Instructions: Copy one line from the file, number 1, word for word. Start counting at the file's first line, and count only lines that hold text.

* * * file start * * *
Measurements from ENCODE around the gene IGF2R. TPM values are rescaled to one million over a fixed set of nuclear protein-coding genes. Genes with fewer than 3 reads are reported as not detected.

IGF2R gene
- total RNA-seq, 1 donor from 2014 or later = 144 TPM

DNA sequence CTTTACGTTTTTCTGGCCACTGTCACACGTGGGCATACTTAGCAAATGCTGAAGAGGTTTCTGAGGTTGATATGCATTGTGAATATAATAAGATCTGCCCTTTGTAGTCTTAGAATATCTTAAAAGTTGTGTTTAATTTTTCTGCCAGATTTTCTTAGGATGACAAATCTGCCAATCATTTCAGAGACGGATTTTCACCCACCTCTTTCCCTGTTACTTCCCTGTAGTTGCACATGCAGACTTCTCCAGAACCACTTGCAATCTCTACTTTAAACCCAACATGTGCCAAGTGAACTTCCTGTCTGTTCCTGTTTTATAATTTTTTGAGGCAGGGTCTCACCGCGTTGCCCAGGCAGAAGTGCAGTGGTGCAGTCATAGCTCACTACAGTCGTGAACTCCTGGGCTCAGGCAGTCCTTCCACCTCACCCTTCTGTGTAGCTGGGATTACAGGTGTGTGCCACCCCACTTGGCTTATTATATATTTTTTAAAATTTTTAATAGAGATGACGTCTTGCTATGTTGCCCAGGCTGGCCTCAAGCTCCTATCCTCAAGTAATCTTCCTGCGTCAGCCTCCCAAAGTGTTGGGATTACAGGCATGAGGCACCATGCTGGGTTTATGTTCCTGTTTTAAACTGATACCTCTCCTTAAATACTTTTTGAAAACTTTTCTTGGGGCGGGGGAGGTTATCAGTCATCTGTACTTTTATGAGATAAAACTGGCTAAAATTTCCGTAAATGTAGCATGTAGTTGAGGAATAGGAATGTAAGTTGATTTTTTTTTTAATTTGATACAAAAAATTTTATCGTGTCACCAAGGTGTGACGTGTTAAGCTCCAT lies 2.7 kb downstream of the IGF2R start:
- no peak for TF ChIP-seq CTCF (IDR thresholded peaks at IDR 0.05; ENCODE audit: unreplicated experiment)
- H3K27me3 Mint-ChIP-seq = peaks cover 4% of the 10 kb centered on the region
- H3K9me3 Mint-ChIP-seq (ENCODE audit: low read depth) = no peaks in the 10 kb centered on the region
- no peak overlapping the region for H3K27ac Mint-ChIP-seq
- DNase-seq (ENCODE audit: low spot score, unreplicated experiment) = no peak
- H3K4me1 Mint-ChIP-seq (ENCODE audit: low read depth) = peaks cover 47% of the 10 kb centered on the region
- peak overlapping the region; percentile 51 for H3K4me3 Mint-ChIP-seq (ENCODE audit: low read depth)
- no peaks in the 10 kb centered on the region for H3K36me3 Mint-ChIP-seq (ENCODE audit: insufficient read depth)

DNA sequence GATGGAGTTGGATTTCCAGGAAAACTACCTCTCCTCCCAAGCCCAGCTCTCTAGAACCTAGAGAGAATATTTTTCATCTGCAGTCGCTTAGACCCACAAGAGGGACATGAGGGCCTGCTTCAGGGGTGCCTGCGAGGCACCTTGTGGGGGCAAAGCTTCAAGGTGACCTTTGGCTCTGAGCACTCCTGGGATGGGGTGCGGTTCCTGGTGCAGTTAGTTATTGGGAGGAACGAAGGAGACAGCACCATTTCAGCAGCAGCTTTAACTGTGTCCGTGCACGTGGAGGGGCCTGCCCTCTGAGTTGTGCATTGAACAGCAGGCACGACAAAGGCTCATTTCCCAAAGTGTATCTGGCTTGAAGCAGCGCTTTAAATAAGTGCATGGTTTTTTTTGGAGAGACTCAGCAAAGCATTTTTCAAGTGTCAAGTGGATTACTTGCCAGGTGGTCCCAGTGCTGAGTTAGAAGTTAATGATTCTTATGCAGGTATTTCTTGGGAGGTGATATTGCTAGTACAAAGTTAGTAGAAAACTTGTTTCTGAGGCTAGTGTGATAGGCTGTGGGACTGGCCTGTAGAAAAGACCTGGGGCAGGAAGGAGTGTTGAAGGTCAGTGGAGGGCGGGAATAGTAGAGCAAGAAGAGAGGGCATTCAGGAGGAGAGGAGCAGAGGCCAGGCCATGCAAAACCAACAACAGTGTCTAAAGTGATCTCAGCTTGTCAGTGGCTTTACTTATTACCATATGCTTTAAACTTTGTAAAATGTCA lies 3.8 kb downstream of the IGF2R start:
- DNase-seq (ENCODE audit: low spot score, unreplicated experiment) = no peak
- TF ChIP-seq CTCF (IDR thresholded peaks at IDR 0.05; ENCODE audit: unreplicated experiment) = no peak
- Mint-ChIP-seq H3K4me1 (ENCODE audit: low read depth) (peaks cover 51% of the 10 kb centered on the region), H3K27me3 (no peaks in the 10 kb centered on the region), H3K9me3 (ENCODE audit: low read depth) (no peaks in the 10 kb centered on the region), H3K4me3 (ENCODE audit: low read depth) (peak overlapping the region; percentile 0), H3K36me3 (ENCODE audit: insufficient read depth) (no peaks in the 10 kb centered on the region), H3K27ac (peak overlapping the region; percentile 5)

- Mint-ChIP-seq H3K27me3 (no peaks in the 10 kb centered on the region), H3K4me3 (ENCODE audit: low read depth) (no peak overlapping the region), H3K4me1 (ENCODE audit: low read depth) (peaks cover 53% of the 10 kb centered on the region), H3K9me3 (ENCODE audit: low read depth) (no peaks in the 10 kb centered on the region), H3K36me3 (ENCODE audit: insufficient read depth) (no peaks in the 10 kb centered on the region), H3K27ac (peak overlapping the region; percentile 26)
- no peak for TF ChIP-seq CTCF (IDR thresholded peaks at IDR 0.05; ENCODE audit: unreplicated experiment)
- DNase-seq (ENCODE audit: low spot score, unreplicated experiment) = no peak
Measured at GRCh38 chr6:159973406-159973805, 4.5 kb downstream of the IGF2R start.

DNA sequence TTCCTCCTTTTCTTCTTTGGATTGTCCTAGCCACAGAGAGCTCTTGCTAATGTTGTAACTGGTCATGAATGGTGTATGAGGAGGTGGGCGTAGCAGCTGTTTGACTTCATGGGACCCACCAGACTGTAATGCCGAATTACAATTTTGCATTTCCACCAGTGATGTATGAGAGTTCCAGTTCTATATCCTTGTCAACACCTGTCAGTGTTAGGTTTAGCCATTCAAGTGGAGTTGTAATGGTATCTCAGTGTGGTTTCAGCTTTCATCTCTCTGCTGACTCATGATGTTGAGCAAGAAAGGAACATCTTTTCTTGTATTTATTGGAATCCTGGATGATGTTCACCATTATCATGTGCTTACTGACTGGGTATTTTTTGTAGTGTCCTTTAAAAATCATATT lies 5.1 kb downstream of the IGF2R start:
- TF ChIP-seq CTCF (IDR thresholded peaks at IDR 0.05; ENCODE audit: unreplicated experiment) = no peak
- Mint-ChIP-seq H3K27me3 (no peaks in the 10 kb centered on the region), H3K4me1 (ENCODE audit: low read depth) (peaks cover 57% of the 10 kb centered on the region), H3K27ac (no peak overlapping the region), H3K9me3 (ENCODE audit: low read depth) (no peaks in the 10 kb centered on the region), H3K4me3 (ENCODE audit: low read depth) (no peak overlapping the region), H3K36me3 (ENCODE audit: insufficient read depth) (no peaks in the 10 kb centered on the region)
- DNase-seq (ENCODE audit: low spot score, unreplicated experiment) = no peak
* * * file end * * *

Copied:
Measurements from ENCODE around the gene IGF2R. TPM values are rescaled to one million over a fixed set of nuclear protein-coding genes. Genes with fewer than 3 reads are reported as not detected.